Based on an Indie game that was released for PC in 2008, Spelunky is an action/puzzle platformer with its gameplay roots firmly placed in an old school style with a few quirks that make it stand out from the rest of the pack.
You take on the role of one of several adventurers known as Spelunkers with the goal of getting from the entrance at the top of a randomly generated stage to the exit at the bottom of said stage. Many games boast that they offer you a unique gaming experience but Spelunky truly delivers. The stages are numbered numerically and my stage 1-1 will be different from your stage 1-1. In fact my stage 1-1 now is different to the one I played 10 minutes ago and not just slightly different either.
Spelunky literally makes everything up as it goes along. Every single time you start a stage – even ones you have played before – the game creates it on the fly. This means that you never see the same level twice, causing the replayability level to go through the roof. The traditional run and jump platform gamers may not like the fact the level cannot be memorised but the unknown aspect is part of what makes Spelunky so much fun.
Along the way you can rescue damsels in distress, obtain treasure, collect booby trapped artefacts – which has more than a passing nod for Indiana Jones fans – or just go from entrance to exit. How you decide to play is purely up to you. You can save the blonde damsel taking her from her starting position to the exit or you can throw her at a giant spider. You can follow the created path or you can use the bombs and blow yourself a new path. There is only one constant no matter how you play the game: Don’t die.
Death isn’t a slight nuisance in this game, it is everything and it happens a lot. Randomly placed within the stages are enemies, traps and various other nasty things that all have one goal in mind, to kill you. If any of these succeed it’s back to the beginning for you and I mean right back – Old School. This game simply doesn’t care if you’ve completed 75% and amassed a fortune in gold, one missed leap and it’s all gone.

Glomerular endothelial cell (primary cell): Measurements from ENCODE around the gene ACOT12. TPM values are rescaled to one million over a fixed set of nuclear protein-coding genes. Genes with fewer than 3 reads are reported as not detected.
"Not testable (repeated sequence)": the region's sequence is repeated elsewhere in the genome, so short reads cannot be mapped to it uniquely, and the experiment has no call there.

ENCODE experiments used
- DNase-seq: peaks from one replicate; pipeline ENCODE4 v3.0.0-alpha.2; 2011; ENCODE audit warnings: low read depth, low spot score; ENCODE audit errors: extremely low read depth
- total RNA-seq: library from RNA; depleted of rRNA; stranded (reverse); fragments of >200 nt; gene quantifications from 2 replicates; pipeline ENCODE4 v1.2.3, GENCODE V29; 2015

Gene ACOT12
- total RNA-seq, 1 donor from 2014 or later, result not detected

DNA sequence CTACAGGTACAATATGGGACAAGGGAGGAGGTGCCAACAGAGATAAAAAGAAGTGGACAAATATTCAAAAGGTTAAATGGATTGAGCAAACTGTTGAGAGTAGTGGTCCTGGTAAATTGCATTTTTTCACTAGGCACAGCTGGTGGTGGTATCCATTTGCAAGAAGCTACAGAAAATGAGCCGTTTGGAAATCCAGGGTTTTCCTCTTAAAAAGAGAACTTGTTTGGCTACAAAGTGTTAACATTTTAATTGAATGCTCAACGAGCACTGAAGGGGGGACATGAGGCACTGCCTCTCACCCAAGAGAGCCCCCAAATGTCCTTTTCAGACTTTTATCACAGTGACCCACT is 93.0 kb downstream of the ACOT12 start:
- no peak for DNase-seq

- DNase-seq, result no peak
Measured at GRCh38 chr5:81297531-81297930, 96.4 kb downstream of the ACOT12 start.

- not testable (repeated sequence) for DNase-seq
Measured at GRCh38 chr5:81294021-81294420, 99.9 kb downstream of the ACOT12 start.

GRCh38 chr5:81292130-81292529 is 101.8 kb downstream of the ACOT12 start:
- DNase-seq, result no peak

I believe that the creators of Spelunky, one afternoon, could not decide on whether to play Demon Souls or Paper Mario and from that Spelunky was born. Spelunky is a delicate balance of perfectly timed jumps, sprints and carefully measured steps. Sometimes the most basic of jumps can be rendered impossible because the game has generated a set of spikes and a giant alien in close proximity to where you will land.
No death is unfair though or due to the random generator. You are the only person to blame. Perhaps you rushed a section or mis-timed a jump, the random generator always ensures the level is completable, and because of this the satisfaction you feel when you do conquer a stage is immense. However, this satisfaction is often replaced with the fear as you enter the next randomly generated stage and you will more than likely die and lose everything again.
Every time you die your journal entries- recording your deaths and enemies encountered – survives, but it is your experiences with each enemy which, when combined with Spelunkys outright refusal to make itself easier, that forces you to get that little bit better each time until you rise up and become skilled enough to progress further into the game.
Local co-op and a deathmatch mode are available but Spelunky is meant to be a randomly generated battle between you and your Xbox, played repeatedly so that once you have obtained the correct amount of skill you can conquer that insurmountable mountain. I can’t remember a game that walks that fine line between challenging and frustrating as well as Spelunky.
With this in mind, Spelunky is very much a Marmite game but if you enjoy difficult games and have the patience to give Spelunky your full concentration and plan your every move whilst the randomly generated stages challenge every single part of your decision making process, then there are very few better games available.
MLG Rating: 9/10 Platform: Xbox 360 Release Date: 04/07/2012
Disclosure: Spelunky was purchased by SiStevens. The title was reviewed over the course of five days on an Xbox 360. For more information on what our scores mean, plus details of our reviews policy, click here.